We went to the hit and found a lot of blood on the arrow. At first there was not much on the ground - and we were a little concerned. But then it started. A continuous blood trail 6 inches wide for 70m and at the end of it laid the biggest bodied deer I had ever come across. I always thought he was big on the hoof, but now on the ground was a different story. And that antler too!

With a slap on Pete’s back, he knew he had achieved one of his greatest goals. The 160kg beast was not easy to move but we managed to recover him whole, much to the farmers delight and our backs demise. His good antler came to 32 inches long and the arrow had passed through heart, lung and carotid artery. A dead run it was.

Bush Bashing

Bush bashing is usually a fruitless way to nail a Rusa. They usually hear you coming from a mile away and quietly vacate the area before you get within cooee. However when the wind gets up nice and strong, it is one the more successful ways to hunt them. Twig snaps and bush rustling noise gets swallowed up by the wind or ignored by the deer as they are hearing branches fall and leaves blowing around all day. Combine a bit of wet weather which makes for quiet ground cover and the prospects of coming upon unwary deer in bedding areas rise dramatically.

Such were the conditions when Pete once again (much to my chagrin, just joking) came to have his second nice stag for the year. Being a renderer, rainy weather in the rut is a blessing as all it means is it’s time to hunt.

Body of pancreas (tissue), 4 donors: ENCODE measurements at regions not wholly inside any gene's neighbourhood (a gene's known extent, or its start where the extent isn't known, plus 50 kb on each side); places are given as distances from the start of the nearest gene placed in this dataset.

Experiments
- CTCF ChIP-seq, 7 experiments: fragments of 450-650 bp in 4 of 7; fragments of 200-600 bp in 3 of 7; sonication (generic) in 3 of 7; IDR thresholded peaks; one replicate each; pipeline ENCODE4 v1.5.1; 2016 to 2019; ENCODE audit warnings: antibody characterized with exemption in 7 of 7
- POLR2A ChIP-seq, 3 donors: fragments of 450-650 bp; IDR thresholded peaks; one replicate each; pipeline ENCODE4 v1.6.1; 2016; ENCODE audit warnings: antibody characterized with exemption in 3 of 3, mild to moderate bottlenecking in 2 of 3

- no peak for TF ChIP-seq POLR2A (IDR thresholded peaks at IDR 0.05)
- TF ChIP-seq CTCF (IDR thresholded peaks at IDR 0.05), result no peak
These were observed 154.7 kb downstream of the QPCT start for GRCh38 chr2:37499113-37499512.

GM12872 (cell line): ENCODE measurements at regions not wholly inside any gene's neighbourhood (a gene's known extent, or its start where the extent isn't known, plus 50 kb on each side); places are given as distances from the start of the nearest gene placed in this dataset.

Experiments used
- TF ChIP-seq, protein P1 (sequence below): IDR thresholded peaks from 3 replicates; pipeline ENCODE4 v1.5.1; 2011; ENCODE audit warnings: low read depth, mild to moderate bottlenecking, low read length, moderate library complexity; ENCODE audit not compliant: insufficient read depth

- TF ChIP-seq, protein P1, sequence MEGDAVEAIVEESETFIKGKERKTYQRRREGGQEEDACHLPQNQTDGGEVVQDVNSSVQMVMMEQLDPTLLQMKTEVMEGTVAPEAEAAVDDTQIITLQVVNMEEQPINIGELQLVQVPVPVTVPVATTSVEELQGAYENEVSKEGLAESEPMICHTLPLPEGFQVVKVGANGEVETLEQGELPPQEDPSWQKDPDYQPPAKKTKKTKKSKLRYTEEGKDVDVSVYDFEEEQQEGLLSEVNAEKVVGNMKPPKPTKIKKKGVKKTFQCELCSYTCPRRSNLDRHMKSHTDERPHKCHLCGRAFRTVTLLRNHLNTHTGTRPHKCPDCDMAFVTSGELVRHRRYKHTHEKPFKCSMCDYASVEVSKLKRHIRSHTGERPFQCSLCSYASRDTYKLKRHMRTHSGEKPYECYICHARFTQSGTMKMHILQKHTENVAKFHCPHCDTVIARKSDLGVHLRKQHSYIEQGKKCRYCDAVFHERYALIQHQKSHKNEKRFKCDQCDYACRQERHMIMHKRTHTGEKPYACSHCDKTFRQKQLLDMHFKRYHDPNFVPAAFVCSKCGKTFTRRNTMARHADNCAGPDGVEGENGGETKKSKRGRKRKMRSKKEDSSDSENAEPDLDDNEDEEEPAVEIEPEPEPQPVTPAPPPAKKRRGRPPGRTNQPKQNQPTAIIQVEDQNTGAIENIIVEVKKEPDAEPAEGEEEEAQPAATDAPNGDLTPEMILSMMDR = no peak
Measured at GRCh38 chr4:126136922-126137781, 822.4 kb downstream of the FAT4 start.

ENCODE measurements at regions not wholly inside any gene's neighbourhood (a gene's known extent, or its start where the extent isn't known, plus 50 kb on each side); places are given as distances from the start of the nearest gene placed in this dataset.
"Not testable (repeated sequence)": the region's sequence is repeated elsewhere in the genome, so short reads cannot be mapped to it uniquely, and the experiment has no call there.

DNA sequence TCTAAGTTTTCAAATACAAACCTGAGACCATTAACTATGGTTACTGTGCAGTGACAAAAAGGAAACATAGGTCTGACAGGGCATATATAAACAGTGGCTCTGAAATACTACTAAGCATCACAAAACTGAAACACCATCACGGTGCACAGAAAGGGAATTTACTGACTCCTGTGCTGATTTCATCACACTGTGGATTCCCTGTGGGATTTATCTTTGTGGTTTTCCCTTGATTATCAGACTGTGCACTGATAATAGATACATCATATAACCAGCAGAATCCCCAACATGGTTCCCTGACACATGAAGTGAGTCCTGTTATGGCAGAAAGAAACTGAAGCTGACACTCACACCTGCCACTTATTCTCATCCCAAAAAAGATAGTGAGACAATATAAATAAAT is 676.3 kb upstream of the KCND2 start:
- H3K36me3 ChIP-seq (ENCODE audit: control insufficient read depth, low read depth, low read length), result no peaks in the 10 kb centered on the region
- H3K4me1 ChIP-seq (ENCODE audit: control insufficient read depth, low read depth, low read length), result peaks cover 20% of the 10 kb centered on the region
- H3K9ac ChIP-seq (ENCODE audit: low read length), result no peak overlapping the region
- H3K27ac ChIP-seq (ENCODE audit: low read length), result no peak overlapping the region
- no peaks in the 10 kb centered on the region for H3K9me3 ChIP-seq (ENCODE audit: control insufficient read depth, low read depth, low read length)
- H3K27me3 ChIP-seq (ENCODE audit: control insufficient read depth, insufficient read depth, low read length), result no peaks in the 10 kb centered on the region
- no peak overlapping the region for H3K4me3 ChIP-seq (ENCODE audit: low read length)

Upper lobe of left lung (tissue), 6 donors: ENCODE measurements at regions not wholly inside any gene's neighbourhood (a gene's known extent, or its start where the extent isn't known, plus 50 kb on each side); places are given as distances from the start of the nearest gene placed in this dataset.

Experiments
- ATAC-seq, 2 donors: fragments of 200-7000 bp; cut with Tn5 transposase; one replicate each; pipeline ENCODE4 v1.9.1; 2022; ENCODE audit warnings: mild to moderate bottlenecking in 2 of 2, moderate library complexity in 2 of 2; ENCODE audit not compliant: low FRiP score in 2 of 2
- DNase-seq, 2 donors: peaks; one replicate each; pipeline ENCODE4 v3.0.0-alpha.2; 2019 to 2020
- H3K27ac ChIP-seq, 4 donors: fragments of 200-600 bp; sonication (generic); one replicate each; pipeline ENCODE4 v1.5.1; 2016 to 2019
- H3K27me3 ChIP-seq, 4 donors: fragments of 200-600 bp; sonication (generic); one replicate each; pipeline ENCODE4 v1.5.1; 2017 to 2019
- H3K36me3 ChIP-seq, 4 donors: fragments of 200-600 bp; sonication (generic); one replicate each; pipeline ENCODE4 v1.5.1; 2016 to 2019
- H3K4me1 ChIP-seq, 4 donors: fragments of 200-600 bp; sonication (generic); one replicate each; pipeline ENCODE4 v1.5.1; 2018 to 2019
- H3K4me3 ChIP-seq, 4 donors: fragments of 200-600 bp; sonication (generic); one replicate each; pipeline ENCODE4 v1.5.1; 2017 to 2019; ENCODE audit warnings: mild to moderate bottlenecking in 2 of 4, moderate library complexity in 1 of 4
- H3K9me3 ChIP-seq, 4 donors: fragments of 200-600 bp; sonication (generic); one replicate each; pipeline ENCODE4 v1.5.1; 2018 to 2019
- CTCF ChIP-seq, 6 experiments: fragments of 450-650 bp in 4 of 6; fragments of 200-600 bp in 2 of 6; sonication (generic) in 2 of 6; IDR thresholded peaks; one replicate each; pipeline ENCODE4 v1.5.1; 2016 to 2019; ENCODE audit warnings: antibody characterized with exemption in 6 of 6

We have scouted all over the shop and found many out of the way clearings and bedding areas that are normally very hard to get to and receive very little hunting pressure. But we know that the deer love these spots and it was one such ridge that had several connecting clearings that were to be targeted that day.

Normally the stags hang low in the rut, around large clearings, but when the wind is up they prefer to head up this semi-sheltered ridge and belt out roars all day long. Pete came across several deer on the lower clearings but passed them all up. As he came upon the last clearing, a nice 27 incher and two smaller stags were feeding among several does and fawns. One of the smaller stags busted him as he was preparing to shoot the 27 incher and took off. All the deer got a little nervous when suddenly a huge roar burst out from the lantana behind them and out strutted a large antlered stag. It immediately stamped its authority, scattering the two remaining stags. The rest of the deer settled, as they must have assumed that the first stag’s departure was due to the big one.

Pete went through the shot sequence and the result was almost identical to the one antlered one, 40m behind the shoulder, quartering away. Only this stag only made it 10m and fell in direct sight. Once again Pete rang me and I was there. There was no way we could get this guy out of there whole so we caped and quartered him and shared the load. Not a lot of fun I can tell you as he reeked of the rut and weighed a tonne. The worst part though was that my camera batteries were flat when I got there so no pics of him whole were taken.

Pete's 2nd Stag

He had small outers but went a sweet 31 inches each side and had quite heavy tops, an old stag with torn ears and plenty of character from years of rutting and fighting. His head was really quite brutish compared to the other one. Even the taxidermist couldn’t believe how fat his head was.


Finally it was my turn. I had been quite crook for most of the rut and didn’t really get into the hunt till very late in the year. The tactic that paid off for me was to wait in ambush as the deer leave their nighttime feeding areas, as the first rays of daylight creep over the horizon, and head into the bush to bed for the day.